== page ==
Judge calls plaintiffs' claims "legally baseless" and says they must pay studios' legal fees
A federal judge has dismissed a massive $1 billion environmental lawsuit against Walt Disney that accused the studio of dumping cancer-causing toxins at its 50-acre Burbank film and TV production facility, TheWrap has learned.
Not only did the judge toss the action that accused Disney of dumping poison via a "secret pipe" into the L.A. River for years, but it imposed sanctions on the groups that leveled the suit and ruled that plaintiffs must pay Disney's legal fees.
In her ruling Friday, U.S. District Judge Dolly M. Gee called the suit "legally baseless" and noted that even if realtor RBC Four Co. had sufficiently made their case about alleged false statements made by Disney to federal officials, it did not necessarily show the company was harmed by those purported statements.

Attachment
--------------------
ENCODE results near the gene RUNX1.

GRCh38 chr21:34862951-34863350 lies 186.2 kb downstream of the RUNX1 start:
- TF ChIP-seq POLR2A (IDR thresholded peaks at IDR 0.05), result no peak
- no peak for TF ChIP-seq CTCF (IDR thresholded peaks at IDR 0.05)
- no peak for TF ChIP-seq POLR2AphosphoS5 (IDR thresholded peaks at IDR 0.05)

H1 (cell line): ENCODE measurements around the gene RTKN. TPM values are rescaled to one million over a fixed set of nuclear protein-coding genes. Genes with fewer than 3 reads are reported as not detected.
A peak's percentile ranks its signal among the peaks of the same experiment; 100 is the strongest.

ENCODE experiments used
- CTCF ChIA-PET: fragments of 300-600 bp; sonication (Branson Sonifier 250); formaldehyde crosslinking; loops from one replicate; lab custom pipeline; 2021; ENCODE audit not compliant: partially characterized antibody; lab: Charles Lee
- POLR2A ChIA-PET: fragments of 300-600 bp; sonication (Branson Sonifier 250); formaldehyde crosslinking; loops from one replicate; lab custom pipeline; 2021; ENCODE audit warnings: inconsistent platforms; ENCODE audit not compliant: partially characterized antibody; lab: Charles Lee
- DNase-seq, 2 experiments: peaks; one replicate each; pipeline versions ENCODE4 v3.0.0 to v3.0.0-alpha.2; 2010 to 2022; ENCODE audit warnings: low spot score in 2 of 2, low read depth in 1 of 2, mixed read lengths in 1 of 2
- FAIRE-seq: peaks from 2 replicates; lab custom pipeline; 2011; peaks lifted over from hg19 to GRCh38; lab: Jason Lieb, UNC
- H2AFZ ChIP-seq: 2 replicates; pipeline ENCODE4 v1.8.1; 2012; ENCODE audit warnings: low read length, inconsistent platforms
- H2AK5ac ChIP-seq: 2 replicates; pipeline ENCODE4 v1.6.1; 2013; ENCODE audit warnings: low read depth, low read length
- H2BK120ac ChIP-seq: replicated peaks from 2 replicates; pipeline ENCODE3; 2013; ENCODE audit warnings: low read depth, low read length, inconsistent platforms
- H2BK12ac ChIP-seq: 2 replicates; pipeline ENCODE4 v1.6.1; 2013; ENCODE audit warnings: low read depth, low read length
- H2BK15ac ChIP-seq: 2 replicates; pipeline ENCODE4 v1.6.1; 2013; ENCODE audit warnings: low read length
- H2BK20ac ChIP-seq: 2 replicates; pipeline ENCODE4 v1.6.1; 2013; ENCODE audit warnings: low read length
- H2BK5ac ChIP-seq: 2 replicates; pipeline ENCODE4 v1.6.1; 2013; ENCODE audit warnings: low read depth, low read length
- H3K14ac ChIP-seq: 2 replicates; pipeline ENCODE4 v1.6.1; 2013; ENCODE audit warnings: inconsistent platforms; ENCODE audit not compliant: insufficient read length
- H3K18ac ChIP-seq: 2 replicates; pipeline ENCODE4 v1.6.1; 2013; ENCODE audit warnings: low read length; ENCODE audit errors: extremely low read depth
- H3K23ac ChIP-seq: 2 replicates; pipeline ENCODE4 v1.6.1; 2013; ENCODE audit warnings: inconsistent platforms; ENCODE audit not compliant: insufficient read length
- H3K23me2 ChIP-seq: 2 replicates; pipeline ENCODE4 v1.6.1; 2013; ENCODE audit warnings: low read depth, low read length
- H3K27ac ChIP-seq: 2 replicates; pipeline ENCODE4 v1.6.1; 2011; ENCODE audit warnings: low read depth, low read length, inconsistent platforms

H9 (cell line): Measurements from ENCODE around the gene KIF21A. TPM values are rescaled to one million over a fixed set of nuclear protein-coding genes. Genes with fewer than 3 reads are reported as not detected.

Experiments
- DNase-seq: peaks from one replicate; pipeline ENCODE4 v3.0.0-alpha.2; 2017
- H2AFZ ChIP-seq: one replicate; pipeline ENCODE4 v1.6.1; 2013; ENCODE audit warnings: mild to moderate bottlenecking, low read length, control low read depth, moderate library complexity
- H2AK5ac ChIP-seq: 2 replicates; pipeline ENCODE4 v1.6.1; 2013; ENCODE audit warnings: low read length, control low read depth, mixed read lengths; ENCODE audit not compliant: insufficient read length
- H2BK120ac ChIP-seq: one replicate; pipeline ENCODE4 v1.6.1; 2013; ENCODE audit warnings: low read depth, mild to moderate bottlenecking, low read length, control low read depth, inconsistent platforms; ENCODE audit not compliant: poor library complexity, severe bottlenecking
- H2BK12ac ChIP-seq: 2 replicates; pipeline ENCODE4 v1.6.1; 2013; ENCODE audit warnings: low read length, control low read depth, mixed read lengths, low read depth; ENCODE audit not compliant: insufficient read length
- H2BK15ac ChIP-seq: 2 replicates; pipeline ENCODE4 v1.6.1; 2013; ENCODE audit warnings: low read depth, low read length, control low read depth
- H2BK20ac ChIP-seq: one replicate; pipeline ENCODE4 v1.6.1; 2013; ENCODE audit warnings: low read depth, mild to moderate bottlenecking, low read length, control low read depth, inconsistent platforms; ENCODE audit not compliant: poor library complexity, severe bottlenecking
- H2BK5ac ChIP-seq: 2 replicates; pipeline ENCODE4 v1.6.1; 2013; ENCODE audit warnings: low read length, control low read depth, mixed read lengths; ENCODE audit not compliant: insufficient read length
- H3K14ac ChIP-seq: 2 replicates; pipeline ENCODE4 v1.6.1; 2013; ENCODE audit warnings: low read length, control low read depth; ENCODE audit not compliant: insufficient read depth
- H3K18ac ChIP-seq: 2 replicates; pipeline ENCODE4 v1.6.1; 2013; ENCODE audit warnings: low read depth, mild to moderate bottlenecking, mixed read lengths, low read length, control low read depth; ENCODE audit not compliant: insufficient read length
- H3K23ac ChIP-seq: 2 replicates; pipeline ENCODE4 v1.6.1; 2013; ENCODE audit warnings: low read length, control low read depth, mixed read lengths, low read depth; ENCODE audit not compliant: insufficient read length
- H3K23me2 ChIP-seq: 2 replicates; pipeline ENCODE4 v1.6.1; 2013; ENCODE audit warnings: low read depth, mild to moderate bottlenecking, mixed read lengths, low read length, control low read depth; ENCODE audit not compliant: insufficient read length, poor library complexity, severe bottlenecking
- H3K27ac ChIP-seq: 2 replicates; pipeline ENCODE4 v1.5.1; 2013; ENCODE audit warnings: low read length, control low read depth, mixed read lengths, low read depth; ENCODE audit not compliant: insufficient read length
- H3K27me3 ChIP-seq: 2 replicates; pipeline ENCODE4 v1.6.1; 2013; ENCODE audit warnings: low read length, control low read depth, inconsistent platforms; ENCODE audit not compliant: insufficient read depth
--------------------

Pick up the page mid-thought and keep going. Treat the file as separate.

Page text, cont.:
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The suit is the latest in a series against Disney in the last six years involving plaintiffs William Dunlap, Doris Nichols and their related companies RBC and Environmental World Watch Inc.
The plaintiffs alleged Disney provided false statements to the U.S. Environmental Protection Agency regarding alleged pollution of groundwater with toxic chemicals, including potentially cancer-causing chromium-6 in order to avoid cleanup liability.
Disney has denied discharging any toxic chemicals and concealing any information that could lead to liability.
In her ruling, the judge noted that 12 similar cases had been filed in connection with Disney's groundwater pollution, and that since several others had been dismissed, this one should never have been filed.
"The long history of Plaintiffs’ litigation efforts against Disney is strong evidence that counsel knew that the claims asserted in the Complaint had already been dismissed by other courts and were not likely to succeed," she said.
The plaintiffs are represented by Ron S. Bamieh and David R. Ring of Bamieh & Erickson PLC and Arthur R. Angel.
Disney is represented by Kirk A. Wilkinson, Charity M. Gilbreth and Garrett L. Jansma of Latham & Watkins.
Pamela Chelin contributed to this report.